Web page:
And why Canada's rate hiking cycle may not last as long.
The US Federal Reserve raised its policy rate by another 0.75% last week, and, as I predicted in last week’s post, it also surprised financial markets with a very hawkish warning that more monetary-policy tightening is both needed and imminent.
Let’s start with a quick look at the highlights from the Fed’s latest communications before considering the implications for Canadian mortgage rates:
- The Fed estimates that its neutral rate (the policy rate that neither stimulates nor restricts growth when the economy is operating at full capacity) is 2.5%. Last week’s Fed hike increases its policy rate to 3.25%, moving it into restrictive territory for the first time this cycle. But the Fed is nowhere near done. Fed Chair Powell repeatedly warned that the US economy will likely need “a prolonged period of very restrictive monetary policy” before inflation is brought to heel.
- The Fed’s 19 official members now expect that its policy rate will need to rise by an average of 1.25% over the remainder of this tightening cycle.
- The Fed is resigned to the fact that the US economy will need to endure “a sustained period of below-trend growth”. It now projects that US GDP will grow by only 0.2% in 2022, and by 1.2% in 2023. Those growth rates are barely above stall speed, and this assessment is probably as close as the Fed will come to officially forecasting a recession.
- The Fed also expects that the labour market will need to weaken and wage pressures will need to subside before inflation can be sufficiently reined in. On that note, the Fed now projects that US unemployment will rise from 3.7% today to 4.4% by the end of 2023. (Every past US recession has been presaged by a jump of 0.50% or more in the unemployment rate.)
- Despite its plans for continued aggressive monetary policy tightening, which will include “significantly reducing” its balance sheet alongside more rate hikes, the Fed doesn’t expect inflation to return to near its 2% target until 2025.
Now to the key question for readers of this blog: How will the Fed’s more aggressive monetary-policy tightening affect Canadian mortgage rates?
While the Fed’s actions will affect our economy and the Bank of Canada’s (BoC) monetary-policy plans, we aren’t likely to follow their lead in lockstep for several reasons.
For example, as bad as our inflation has become, the US version is worse. And yet despite that, the BoC has been raising ahead of the Fed throughout this tightening cycle.
Also, Canadians have more household debt outstanding as a percentage of our total GDP and residential real-estate investment accounts for much more of our overall GDP than it does in the US (see chart on right, courtesy of Ben Rabidoux).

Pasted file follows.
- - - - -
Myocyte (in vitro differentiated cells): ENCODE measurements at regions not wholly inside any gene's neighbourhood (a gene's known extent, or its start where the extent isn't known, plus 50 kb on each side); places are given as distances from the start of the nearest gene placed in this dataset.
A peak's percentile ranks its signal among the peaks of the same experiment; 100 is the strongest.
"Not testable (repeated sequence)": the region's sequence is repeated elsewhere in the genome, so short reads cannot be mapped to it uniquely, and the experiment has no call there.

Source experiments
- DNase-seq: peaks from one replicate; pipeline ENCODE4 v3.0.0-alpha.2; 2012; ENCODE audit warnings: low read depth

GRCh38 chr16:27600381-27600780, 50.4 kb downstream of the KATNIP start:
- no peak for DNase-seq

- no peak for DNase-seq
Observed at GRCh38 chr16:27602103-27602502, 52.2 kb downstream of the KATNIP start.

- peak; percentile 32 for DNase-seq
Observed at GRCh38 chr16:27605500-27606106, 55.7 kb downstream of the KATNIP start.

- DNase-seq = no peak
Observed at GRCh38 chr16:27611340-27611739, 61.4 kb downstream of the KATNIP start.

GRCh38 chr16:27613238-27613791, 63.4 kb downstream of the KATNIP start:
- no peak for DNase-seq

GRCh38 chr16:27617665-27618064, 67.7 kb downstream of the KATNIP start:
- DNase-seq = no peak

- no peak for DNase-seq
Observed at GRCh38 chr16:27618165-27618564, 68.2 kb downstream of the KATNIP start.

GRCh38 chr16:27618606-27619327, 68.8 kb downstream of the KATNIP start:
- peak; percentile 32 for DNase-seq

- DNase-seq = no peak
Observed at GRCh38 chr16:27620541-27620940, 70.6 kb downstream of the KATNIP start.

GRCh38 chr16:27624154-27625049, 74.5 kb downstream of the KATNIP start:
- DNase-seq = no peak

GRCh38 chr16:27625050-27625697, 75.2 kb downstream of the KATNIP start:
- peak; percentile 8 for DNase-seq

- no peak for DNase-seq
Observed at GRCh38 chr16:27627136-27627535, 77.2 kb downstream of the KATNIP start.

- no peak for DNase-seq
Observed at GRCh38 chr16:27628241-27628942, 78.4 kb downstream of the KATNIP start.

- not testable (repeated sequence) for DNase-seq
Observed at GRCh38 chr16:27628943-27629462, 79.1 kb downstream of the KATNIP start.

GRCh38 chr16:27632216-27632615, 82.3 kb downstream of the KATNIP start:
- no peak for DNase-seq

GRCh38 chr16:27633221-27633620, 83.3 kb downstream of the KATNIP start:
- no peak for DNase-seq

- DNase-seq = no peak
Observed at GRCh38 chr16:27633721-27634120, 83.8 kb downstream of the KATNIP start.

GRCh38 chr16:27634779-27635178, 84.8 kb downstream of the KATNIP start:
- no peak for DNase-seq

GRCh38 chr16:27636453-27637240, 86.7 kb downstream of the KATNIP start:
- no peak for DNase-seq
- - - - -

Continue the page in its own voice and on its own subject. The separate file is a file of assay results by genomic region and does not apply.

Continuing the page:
These factors make our economy more sensitive to each rate hike and increase the likelihood that we will need fewer hikes to achieve the necessary slowing of our economy. (On a related note, CIBC Chief Economist Avery Shenfeld recently observed that while US mortgage rates are typically locked in for terms as long as 30 years, Canadian rates are usually locked in for only five years, which means Canadian real-estate markets will feel the impact of higher borrowing costs much more quickly.)
Some market watchers argue that the BoC will have to match the Fed’s rate hikes to prevent the Loonie from declining any further against the Greenback. I don’t agree with that view.
While a weaker Canadian dollar increases the cost of the goods we import from our southern neighbour, the Loonie has held up much better when compared to other currencies, and that has helped to lessen the inflationary impacts of the Loonie’s decline against the Greenback. Also, our policy makers have long wanted to reduce our economy’s reliance on the real-estate sector as an engine of economic growth. A weaker Loonie will provide a tailwind to our exporters and should lead to a rise in business investment, which our policy makers have long sought.
While it now seems like a virtual certainty that both the BoC and the Fed will continue hiking their policy rates over the near term, it also seems likely that the BoC won’t need to raise as high as the Fed to sufficiently slow our economy. That said, before anyone breathes a sigh of relief from that conclusion, remember that it is underpinned by the belief that our economy will perhaps suffer earlier, and more, in the face of the strong headwinds presented by today’s monetary-policy tightening.
The Bottom Line: Shorter-term fixed mortgage rates increased last week as the Government of Canada (GoC) bond-yield curve continued to invert. (Sidenote: An inverted yield curve is about as reliable a predicter of a coming recession as there is).
Five-year fixed rates have held steady for the time being but there are rumblings from lenders that they may rise a little if the five-year GoC bond yield moves much higher from here.
Five-year variable-rate discounts have contracted a little of late, and our bond futures market is now pricing in a 0.50% hike by the BoC when it next meets on October 26.
For my part, I still think five-year variable rates have a good chance of outperforming their five-year fixed-rate equivalents over their full terms, largely because I think they are likely to drop in their latter stages. Alternatively, a shorter-term two- or three-year fixed rate will provide protection from near-term volatility and give borrowers a chance to reset their rate around the time when our central bankers expect to have finally slain today’s inflation dragon.
Image Credit: iStock/Getty
David Larock is an independent full-time mortgage broker and industry insider who works with Canadian borrowers from coast to coast. David's posts appear on Mondays on this blog, Move Smartly, and on his blog, Integrated Mortgage Planners/blog.
September 27, 2022Mortgage |